Oklahoma State Senate
Communications Division
State Capitol
Oklahoma City, OK 73105
405-521-5774

For Immediate Release: April 3, 2008

Senate Recognizes Cherokee Nation Principal Chief Chad Smith at State Capitol

The Oklahoma State Senate recognized Cherokee Nation Principal Chief Chad Smith and his wife Bobbi on Thursday with a standing ovation. Smith, along with several other members of the Cherokee Nation were there as part of the 8th annual Cherokee Nation Legislative Day at the State Capitol.

Sen. Jim Wilson, D-Tahlequah, introduced Smith and credited him and the Cherokee Nation for partnering with the state on a variety of projects including education, healthcare and transportation.

“The Cherokee Nation is the largest employer in the northeastern part of the state with over 6,000 employees,” Wilson said. “They have partnered with the state and other counties on projects that are helping to improve the lives of all Oklahomans. Chief Smith and the rest of the Cherokee Nation leadership should be congratulated for their accomplishments and continued hard work.”

The Cherokee Nation is the second largest tribe in the United States and the largest tribe in Oklahoma with over 160,000 tribal members living in the state. The tribe has annual expenditures in excess of $450 million.

Wilson said the Cherokee Nation has continued to make contributions through its partnerships with the state. A portion of the Cherokee Nation’s gaming revenue goes to the state to help fund educational and compulsive gambling programs. In 2007, Oklahoma received $11.5 million in gaming proceeds from the tribe. Wilson added that in 2006, the Cherokee Nation partnered with the Oklahoma Department of Transportation to repair eight bridges in six counties throughout northeastern Oklahoma.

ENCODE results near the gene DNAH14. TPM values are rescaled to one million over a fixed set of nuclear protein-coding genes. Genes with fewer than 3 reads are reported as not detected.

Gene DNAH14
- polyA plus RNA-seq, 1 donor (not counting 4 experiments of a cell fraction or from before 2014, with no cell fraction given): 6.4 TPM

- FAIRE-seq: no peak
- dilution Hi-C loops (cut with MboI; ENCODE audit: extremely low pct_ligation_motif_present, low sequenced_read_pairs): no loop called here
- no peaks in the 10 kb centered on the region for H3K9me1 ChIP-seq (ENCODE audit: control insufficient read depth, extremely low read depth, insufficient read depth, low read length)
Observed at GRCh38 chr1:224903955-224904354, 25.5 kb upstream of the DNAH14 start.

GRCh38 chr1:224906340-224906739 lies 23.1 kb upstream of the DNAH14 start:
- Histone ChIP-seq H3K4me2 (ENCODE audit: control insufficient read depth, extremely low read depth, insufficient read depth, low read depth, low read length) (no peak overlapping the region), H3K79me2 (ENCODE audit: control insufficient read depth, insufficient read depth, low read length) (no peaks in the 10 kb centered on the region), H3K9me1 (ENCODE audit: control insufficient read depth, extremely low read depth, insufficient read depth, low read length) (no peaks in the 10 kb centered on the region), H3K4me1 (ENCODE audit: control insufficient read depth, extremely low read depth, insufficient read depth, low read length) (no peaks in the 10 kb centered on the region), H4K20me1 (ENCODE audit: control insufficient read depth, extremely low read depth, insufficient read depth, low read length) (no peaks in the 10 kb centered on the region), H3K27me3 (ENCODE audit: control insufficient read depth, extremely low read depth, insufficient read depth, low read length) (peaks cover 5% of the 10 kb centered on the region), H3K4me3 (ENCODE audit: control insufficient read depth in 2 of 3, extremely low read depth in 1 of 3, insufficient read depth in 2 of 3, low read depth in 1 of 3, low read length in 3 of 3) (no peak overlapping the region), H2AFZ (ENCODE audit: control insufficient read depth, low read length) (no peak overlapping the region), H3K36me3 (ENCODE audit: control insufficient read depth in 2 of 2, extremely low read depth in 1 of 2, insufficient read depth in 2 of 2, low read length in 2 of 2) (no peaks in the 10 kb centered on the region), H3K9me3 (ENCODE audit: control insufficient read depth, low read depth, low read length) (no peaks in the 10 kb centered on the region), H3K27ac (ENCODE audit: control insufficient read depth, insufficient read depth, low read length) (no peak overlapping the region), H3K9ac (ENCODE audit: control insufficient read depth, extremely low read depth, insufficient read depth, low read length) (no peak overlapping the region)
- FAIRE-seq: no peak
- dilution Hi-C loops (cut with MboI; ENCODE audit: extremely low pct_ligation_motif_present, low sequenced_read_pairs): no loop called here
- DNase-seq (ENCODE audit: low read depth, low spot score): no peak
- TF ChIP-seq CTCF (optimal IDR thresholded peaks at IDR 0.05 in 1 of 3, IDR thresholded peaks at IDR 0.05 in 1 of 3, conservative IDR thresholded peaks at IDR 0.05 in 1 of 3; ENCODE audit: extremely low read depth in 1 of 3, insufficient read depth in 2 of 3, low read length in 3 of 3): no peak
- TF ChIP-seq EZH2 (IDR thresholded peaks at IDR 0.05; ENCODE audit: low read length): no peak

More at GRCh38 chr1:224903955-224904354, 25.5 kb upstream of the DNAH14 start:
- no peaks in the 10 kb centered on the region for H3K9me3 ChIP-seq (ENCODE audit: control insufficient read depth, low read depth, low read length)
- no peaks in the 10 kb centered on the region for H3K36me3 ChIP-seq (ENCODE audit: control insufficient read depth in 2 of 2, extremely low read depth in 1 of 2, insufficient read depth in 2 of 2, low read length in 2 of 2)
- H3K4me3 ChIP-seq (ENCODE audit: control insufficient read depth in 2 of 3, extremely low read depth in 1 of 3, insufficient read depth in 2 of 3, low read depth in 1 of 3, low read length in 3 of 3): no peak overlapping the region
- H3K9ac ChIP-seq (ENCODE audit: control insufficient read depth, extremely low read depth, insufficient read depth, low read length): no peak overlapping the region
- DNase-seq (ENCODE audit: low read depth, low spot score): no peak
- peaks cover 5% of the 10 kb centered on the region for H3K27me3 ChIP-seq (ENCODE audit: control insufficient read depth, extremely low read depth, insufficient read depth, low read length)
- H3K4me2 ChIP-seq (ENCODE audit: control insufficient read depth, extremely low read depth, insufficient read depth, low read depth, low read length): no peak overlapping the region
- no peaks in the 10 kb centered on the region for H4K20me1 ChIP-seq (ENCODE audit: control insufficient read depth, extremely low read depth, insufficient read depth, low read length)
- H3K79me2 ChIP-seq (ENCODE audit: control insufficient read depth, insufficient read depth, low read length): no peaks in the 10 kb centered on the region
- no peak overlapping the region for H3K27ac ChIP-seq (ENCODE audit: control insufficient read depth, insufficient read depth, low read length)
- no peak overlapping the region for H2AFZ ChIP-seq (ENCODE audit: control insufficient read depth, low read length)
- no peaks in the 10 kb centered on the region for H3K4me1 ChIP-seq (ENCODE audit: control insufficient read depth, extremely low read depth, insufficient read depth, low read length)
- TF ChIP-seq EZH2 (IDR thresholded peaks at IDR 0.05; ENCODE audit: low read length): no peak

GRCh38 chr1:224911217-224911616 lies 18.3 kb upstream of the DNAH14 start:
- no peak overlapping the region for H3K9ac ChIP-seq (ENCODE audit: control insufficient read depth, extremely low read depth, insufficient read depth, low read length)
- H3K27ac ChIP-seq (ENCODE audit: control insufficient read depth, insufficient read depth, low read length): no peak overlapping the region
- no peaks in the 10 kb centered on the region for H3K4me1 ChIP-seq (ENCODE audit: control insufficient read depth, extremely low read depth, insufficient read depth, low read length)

Smith told the Senate that education plays a key role in the success of the Cherokee Nation. He said Sequoyah High School in Tahlequah is home to 12 Gates Scholars and offers college prep courses as well as concurrent enrollment with Northeastern Oklahoma State University. In 2006, Sequoyah students earned more than $500,000 in scholarships. Since 2002, the tribe has funded over 10,000 scholarships.

In 2007, the Cherokee Nation donated $1.5 million to the University Of Oklahoma College Of Medicine to help address cancer and diabetes. It currently has four health care facilities under construction located in Muskogee, Sequoyah, Nowata and Cherokee Counties, representing a $35.5 million commitment to the people and local economies.

“We believe in coming together and working together for the benefit of our communities,” Smith said. “That’s why we have developed partnerships with our counties and cities in the state. We now serve 126,000 Indians with healthcare. We have helped build with county commissioners 500 miles of roads in rural areas and we have helped with education, healthcare and social services.”

Wilson added that in addition to the Cherokee Nation’s financial commitment to the state of Oklahoma, “The tribe has made innumerable contributions to the state’s culture, heritage and pride. Oklahoma is identified nationwide as Native America. That wouldn’t be possible without the contributions of the Cherokee Nation.”

For more information contact:
Senator Wilson's Office:  (405) 521-5574